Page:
“By building fences, by deploying barbed wire,” he said, “it is not a solution.”
But Avramopoulos has not always preached that message – and his changing views capture the tangle Europe has got itself into as more than a million migrants and refugees have floated in on Greek waters since the start of 2015.
In 2012, when he was Greek minister of defence, Greece built a fence and electronic surveillance system along its border with Turkey. The cement and barbed-wire barrier and nearly 2,000 extra guards were designed to stop a sharp rise in illegal immigrants.
The 62-year-old former diplomat was not directly involved in the project. But in 2013 he defended it, telling a news conference the wall had borne fruit. “The entry of illegal immigrants in Greece by this side has almost been eliminated,” he said.
The official European response to Europe’s migrant crisis – championed by German Chancellor Angela Merkel last August – is for member states to pull together and provide shelter for people, especially Syrians, fleeing war or persecution. But in reality, most members have failed to take their quotas of refugees and nearly a dozen have built barricades to try to keep both migrants and refugees out. The bloc is now trying to implement a deal which would see Turkey take back new arrivals.
The European Union was founded in the ashes of World War Two, in part on a principle of freedom of movement among member states. But since the fall of the Berlin Wall, European countries have built or started 1,200 km (750 miles) of anti-immigrant fencing at a cost of at least 500 million euros ($570 million), a Reuters analysis of public data shows. That distance is almost 40 percent of the length of America’s border with Mexico.
Many of these walls separate EU nations from states outside the bloc, but some are between EU states, including members of Europe’s passport-free zone. Most of the building was started in 2015.
“Wherever there have been large numbers of migrants or refugees trying to enter the EU, this trend has been followed up by a fence,” said Irem Arf, a researcher on European Migration at rights group Amnesty International.
For governments, fences seem like a simple solution. Building them is perfectly legal and countries have the right to control who enters their territory. Each new fence in Europe has sharply curbed the numbers of irregular immigrants on the route they blocked.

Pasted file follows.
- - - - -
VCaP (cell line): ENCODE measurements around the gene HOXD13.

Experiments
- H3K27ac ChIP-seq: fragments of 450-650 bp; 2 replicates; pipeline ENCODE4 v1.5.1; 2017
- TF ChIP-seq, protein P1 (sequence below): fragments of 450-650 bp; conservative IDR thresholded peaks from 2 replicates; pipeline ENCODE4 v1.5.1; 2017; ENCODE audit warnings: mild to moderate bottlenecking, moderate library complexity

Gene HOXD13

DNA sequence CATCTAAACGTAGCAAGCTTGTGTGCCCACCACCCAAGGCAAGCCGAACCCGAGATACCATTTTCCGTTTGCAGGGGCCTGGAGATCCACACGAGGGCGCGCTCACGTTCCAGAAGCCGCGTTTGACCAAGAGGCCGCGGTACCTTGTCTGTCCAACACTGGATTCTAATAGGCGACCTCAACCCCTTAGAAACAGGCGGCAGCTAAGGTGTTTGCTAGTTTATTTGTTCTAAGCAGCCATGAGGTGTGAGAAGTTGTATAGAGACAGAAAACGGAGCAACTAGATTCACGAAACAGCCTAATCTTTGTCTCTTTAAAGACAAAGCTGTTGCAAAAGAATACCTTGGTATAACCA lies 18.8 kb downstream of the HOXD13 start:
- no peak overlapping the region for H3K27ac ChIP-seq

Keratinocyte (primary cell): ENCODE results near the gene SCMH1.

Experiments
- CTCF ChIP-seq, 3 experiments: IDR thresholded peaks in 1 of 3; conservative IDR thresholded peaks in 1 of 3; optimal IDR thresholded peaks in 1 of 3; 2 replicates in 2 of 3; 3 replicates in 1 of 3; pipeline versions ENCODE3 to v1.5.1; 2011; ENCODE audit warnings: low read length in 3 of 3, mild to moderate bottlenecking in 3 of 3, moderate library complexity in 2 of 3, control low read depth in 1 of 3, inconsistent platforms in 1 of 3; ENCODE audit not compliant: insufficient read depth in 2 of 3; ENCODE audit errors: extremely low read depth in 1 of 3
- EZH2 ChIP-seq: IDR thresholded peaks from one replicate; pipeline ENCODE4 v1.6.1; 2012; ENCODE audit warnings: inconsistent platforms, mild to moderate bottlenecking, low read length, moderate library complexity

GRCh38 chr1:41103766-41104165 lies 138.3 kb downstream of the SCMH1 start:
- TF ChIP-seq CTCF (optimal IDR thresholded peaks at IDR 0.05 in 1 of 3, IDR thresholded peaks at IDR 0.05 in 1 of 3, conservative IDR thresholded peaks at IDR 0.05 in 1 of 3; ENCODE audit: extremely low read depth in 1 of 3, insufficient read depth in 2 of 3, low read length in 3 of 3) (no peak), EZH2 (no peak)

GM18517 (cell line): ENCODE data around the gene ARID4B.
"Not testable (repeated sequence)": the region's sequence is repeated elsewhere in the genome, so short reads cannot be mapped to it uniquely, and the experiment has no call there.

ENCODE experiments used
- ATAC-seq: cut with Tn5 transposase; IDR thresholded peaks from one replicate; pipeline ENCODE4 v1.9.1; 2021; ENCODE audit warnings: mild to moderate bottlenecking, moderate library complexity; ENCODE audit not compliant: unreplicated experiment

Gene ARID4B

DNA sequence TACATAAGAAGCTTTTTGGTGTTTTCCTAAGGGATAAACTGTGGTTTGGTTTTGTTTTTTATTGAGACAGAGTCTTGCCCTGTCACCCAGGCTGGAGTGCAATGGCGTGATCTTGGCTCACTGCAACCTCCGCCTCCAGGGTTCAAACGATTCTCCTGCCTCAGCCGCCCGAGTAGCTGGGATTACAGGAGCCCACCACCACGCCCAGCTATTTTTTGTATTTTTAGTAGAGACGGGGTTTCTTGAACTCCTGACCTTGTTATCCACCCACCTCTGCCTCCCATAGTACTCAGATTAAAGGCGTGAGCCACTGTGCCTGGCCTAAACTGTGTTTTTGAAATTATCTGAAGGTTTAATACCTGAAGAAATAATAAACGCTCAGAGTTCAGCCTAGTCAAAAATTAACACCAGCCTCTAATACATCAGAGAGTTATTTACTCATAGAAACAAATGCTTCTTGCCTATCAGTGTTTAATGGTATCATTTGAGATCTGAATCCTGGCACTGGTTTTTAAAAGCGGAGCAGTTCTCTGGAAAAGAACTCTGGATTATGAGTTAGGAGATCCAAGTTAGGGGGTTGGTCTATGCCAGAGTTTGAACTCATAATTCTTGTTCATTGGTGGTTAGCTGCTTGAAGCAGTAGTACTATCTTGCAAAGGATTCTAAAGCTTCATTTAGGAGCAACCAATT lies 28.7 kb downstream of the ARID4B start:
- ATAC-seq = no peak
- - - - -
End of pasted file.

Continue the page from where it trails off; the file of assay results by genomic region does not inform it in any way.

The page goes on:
For at least one company, fences work. The firm which operates a tunnel between France and Britain says that since a major security upgrade around its French terminal last October, migrants have ceased to cause trouble.
"There have been no disruptions to services since mid October 2015, so we can say that the combination of the fence and the additional police presence has been highly effective," Eurotunnel spokesman John Keefe said.
But in the short term at least, they have not stopped people trying to come. Instead, they have diverted them, often to longer, more dangerous routes. And rights groups say some fences deny asylum-seekers the chance to seek shelter, even though European law states that everyone has the right to a fair and efficient asylum procedure.
Forced to find another way, migrants and refugees often turn to people-smugglers.
Greece’s border fence was one of the first, and Avramopoulos still defends it. He says Greece built it to divert people towards official crossings where they could apply for asylum.
Much of Greece’s frontier with Turkey is delineated by a fast-flowing river, the Evros. But there is a 12 km stretch where people used to sneak through on land after making the river crossing in Turkey.
“The Evros river is a very dangerous river,” Avramopoulos told Reuters in his upper floor office suite in February. “Hundreds of people had lost their lives there.”